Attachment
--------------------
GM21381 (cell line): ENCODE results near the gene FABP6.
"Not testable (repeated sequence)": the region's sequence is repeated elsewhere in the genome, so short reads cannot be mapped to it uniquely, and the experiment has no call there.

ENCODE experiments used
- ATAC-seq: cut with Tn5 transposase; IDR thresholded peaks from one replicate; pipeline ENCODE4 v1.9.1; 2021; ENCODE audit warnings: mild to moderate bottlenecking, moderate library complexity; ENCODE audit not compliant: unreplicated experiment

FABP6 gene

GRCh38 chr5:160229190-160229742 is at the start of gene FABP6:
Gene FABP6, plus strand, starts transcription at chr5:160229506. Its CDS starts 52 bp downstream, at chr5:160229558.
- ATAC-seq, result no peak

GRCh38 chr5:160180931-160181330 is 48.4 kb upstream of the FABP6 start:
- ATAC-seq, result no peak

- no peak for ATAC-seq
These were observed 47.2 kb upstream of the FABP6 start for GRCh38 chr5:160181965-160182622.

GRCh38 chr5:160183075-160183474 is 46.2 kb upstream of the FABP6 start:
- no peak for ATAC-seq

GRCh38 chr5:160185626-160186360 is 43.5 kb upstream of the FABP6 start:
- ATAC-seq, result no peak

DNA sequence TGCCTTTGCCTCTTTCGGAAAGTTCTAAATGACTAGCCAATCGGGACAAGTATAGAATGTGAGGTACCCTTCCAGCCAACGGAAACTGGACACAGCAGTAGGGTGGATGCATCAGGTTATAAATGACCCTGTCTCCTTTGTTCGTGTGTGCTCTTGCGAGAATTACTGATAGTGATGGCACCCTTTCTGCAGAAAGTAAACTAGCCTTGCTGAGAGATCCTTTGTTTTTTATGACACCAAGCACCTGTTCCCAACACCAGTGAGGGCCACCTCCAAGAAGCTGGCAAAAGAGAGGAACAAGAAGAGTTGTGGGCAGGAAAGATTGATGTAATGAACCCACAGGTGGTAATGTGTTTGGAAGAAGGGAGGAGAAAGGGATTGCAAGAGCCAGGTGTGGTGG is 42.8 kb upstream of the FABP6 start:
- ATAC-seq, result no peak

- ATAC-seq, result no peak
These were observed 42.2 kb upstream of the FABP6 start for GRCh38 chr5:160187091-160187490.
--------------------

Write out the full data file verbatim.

GM21381 (cell line): ENCODE results near the gene FABP6.
"Not testable (repeated sequence)": the region's sequence is repeated elsewhere in the genome, so short reads cannot be mapped to it uniquely, and the experiment has no call there.

ENCODE experiments used
- ATAC-seq: cut with Tn5 transposase; IDR thresholded peaks from one replicate; pipeline ENCODE4 v1.9.1; 2021; ENCODE audit warnings: mild to moderate bottlenecking, moderate library complexity; ENCODE audit not compliant: unreplicated experiment

FABP6 gene

GRCh38 chr5:160229190-160229742 is at the start of gene FABP6:
Gene FABP6, plus strand, starts transcription at chr5:160229506. Its CDS starts 52 bp downstream, at chr5:160229558.
- ATAC-seq, result no peak

GRCh38 chr5:160180931-160181330 is 48.4 kb upstream of the FABP6 start:
- ATAC-seq, result no peak

- no peak for ATAC-seq
These were observed 47.2 kb upstream of the FABP6 start for GRCh38 chr5:160181965-160182622.

GRCh38 chr5:160183075-160183474 is 46.2 kb upstream of the FABP6 start:
- no peak for ATAC-seq

GRCh38 chr5:160185626-160186360 is 43.5 kb upstream of the FABP6 start:
- ATAC-seq, result no peak

DNA sequence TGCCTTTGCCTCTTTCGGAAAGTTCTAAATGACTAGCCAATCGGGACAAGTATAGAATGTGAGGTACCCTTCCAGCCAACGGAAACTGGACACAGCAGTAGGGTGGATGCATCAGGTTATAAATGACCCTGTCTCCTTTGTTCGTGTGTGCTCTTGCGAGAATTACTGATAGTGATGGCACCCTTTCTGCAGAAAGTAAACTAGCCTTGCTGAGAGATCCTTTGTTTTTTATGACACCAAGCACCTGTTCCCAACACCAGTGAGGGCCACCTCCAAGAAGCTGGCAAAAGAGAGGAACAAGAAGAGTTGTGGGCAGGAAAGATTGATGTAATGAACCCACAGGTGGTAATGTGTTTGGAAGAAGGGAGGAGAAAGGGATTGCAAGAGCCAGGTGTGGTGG is 42.8 kb upstream of the FABP6 start:
- ATAC-seq, result no peak

- ATAC-seq, result no peak
These were observed 42.2 kb upstream of the FABP6 start for GRCh38 chr5:160187091-160187490.